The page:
[flv:http://www.uri.edu/publications/quadangles/wp-content/uploads/2008/12/deandehayes.flv 480 360]
Donald H. DeHayes began his official duties as provost and vice president of Affairs in April. He was interviewed for this article in November, just two days after Barack Obama was elected president.
Do you have any reaction to the outcome of the election?
The Obama campaign-at least as it came out in the political campaign-was advocating for education, renewable energy, and green economic development. My sense is what Obama says he stands for would depend on higher education, and I think it positions the University of Rhode Island pretty well. His priorities would line up with ours.
What is happening here at the University in academic planning, and what is being considered to move it forward?
I am not sure we fully understood the strength and the expertise that we have. We have somewhere in the range of 120 to 140 faculty in each of three or four broadly defined areas that are really important to the University and equally important to the world. When we look at the broad field of integrated health sciences and health systems, we have faculty scattered across all the academic units of the campus. I am not sure any of us knew that. Clearly, we have international prowess in oceans and marine systems and in the broad dimensions of life sciences and sustainability that cuts across all the colleges.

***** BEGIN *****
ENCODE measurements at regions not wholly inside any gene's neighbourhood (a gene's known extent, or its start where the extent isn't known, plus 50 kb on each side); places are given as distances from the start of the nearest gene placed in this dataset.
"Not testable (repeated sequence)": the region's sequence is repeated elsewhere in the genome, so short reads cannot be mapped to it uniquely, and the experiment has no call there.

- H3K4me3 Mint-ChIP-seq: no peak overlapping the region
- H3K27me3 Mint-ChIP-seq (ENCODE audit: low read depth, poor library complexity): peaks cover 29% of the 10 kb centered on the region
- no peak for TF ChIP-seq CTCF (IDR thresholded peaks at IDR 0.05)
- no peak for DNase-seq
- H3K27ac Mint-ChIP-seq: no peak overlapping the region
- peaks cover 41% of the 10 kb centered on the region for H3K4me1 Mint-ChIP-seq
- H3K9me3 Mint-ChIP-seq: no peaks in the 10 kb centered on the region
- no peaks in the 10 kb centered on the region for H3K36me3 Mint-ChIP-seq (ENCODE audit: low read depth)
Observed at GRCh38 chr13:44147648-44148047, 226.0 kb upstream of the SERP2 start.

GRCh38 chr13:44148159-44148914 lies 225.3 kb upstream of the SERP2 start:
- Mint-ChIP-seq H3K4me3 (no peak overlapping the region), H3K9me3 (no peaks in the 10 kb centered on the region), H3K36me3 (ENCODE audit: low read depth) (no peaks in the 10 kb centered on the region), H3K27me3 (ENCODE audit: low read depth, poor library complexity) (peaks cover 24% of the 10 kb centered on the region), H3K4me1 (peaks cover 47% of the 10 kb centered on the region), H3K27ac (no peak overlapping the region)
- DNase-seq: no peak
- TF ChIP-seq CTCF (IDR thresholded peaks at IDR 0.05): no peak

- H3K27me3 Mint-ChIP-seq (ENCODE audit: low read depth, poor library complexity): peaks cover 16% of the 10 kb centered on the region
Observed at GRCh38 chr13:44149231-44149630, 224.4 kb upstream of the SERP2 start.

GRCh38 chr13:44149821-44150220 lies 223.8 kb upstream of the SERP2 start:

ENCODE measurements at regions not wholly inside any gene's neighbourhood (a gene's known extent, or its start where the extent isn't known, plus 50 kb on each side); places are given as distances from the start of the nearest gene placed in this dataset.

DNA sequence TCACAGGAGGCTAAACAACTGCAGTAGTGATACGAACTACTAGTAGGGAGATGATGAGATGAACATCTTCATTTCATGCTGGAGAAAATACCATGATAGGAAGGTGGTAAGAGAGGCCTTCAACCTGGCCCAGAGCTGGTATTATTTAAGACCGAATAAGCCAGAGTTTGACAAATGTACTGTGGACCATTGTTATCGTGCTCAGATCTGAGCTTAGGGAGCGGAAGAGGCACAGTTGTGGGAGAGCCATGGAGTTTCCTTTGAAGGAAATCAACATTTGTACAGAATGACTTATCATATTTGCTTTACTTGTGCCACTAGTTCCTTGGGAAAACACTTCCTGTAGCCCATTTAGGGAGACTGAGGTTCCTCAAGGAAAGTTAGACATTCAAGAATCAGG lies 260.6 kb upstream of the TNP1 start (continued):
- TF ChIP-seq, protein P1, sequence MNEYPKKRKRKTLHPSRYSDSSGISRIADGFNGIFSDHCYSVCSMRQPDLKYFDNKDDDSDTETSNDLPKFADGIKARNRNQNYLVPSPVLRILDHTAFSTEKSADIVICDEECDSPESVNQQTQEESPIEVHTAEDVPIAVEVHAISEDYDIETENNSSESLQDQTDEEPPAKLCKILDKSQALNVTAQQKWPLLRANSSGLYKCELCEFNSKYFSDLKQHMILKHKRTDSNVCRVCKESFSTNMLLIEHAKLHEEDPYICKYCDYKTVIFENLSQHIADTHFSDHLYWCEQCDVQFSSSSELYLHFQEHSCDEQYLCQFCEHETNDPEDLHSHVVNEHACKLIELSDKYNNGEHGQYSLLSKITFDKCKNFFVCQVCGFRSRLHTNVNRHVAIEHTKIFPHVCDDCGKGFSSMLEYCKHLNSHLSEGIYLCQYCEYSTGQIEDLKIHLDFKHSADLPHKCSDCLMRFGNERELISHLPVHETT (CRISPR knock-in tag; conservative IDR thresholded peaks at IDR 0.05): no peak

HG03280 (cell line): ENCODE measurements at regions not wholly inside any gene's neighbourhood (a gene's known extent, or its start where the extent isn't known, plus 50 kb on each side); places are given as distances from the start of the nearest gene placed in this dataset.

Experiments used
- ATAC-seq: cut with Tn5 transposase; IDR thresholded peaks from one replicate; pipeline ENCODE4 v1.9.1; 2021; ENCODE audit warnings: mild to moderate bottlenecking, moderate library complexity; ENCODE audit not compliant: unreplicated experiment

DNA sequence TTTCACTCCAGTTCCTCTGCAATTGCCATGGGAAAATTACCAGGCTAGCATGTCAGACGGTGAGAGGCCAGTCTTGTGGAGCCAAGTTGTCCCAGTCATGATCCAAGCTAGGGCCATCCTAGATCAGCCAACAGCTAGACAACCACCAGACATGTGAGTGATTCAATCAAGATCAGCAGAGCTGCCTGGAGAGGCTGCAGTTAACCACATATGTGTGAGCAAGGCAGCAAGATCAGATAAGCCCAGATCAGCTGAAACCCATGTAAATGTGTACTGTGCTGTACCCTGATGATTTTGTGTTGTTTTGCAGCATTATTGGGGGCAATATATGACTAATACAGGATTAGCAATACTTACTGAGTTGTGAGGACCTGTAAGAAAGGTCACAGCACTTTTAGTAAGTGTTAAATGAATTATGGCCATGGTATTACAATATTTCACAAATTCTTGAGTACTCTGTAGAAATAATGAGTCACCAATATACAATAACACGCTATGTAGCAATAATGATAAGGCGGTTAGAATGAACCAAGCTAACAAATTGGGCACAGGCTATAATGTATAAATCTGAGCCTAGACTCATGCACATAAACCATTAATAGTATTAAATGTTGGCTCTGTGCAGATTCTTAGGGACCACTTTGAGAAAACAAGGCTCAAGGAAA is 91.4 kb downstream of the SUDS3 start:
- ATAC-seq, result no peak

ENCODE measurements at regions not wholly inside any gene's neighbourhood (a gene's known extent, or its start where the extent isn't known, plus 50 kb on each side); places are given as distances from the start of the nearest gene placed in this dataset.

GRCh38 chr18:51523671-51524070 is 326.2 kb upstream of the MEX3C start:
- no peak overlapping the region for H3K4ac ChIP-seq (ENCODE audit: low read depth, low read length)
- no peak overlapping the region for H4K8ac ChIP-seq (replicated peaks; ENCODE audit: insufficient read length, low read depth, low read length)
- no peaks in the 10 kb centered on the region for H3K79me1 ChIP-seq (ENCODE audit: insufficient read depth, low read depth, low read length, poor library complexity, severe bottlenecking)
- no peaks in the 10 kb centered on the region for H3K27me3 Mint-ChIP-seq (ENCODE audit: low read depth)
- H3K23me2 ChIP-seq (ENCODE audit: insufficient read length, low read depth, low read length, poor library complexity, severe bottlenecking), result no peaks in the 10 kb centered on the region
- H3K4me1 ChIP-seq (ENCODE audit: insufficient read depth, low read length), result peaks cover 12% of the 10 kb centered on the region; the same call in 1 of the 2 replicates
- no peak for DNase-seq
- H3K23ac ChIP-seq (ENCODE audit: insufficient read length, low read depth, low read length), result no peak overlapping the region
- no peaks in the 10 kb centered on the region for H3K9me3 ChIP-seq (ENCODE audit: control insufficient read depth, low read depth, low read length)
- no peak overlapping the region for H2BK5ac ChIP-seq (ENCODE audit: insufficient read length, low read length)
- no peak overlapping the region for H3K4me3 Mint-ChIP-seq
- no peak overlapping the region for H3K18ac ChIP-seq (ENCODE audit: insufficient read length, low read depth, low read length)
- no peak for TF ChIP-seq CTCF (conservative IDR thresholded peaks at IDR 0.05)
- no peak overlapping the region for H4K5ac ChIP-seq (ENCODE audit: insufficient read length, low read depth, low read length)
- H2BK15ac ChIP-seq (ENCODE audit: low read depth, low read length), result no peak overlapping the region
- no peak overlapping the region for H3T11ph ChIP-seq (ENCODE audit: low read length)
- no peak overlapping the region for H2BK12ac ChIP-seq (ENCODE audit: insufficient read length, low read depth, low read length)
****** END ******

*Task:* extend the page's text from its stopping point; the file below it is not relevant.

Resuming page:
What’s it been like for you since you arrived?
I actually love it here. I’ve been asked many, many times, by many, many people across the campus if I knew then what I know now, would I still be here, which is pretty much referring to the budget mess I walked into. This is what I came to do; I love the challenge. I found the community to be warm and empathetic. There are big challenges here, and we can’t control a lot of them. But there is a lot we can influence, and that’s where we need to spend our time. It’s going to be up to all of us to reclaim our University, to take it back and design it the way we think it needs to operate.
Are you surprised at the optimism and energy among faculty for their work here?